This week has seen new developments in cruise shipbuilding, and, besides one possible exception, the booming trend is expected to continue long into the future. Demand for cruising is high. New cruise ships can’t launch fast enough to accompany all of it, but international shipyards are trying hard to deliver.
Genting Hong Kong, the parent company of Crystal Cruises, has now consolidated its recently purchased trio of shipyards, formerly Nordic Yards, under one new name — MV Werften (MV abbreviating the German State of Mecklenburg-Vorpommern and Werften being the plural form of Werft). Plus, just today, Holland America Line has announced initial construction on its upcoming Nieuw Statendam, with the ship’s first steel cutting at the Fincantieri shipyard in Palermo, Sicily, Italy.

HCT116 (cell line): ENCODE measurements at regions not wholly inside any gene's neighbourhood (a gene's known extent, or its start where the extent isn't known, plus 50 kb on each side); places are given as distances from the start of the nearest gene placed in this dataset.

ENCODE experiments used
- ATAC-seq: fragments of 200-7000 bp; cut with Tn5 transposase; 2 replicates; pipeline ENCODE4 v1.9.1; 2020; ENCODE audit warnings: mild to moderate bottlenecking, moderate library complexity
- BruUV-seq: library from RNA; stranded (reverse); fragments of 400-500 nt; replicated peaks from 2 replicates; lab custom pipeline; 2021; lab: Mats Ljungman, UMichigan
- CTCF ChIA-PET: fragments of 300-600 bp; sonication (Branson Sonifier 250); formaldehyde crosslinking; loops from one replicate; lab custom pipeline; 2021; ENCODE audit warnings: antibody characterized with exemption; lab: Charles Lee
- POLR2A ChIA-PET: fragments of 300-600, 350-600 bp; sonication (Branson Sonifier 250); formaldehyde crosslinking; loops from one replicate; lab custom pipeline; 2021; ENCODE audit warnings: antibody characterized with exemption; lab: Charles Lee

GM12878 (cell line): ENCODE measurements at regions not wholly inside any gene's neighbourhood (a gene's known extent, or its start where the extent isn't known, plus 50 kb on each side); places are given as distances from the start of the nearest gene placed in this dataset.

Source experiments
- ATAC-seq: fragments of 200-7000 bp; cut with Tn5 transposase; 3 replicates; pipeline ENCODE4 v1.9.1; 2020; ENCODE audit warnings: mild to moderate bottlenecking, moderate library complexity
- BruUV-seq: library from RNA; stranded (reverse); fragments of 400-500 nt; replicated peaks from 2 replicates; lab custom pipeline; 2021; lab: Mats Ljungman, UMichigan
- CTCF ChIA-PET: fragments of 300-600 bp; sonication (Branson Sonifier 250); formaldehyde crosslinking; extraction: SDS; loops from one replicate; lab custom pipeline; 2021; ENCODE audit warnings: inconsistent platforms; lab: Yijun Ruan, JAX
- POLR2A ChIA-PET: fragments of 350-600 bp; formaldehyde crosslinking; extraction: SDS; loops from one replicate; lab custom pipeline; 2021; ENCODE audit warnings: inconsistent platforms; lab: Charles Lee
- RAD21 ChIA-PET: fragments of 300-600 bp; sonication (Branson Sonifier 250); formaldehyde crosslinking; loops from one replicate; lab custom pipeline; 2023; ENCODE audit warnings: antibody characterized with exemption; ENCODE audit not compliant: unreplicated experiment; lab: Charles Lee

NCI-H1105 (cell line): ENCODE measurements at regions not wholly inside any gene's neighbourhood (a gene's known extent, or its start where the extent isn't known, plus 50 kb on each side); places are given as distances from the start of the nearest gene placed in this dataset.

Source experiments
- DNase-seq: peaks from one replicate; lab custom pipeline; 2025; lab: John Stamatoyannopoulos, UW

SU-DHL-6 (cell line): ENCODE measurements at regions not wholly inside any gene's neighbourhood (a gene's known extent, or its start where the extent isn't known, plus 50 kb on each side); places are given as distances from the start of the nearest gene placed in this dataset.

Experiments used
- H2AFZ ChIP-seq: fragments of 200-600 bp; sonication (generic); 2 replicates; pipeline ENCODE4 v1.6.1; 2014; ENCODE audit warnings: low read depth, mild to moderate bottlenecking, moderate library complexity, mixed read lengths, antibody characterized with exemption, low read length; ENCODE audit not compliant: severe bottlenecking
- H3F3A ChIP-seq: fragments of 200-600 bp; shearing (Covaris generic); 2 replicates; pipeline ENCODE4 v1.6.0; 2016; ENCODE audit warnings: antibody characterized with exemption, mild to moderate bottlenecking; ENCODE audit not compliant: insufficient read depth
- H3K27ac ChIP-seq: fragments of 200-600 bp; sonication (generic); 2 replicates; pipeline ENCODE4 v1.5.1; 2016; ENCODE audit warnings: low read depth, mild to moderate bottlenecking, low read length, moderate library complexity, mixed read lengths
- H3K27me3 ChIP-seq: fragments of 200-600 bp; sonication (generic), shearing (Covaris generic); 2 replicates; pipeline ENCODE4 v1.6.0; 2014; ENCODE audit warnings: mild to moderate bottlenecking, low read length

Both MV Werften and Fincantieri represent several shipyards in Germany and Italy respectively, leaving Lloyd Werft, also owned by Genting, in Germany; Meyer Turku in Finland and Meyer Werft in Germany; STX France in Saint-Nazaire and Mitsubishi Heavy Industries in Japan as the remaining major players in cruise shipbuilding. However, Mitsubishi only has one more cruise ship currently on its schedule — the sister ship to the AIDAprima, which just launched in April after construction delays — and the yard is now, in fact, reconsidering its future in the cruise industr
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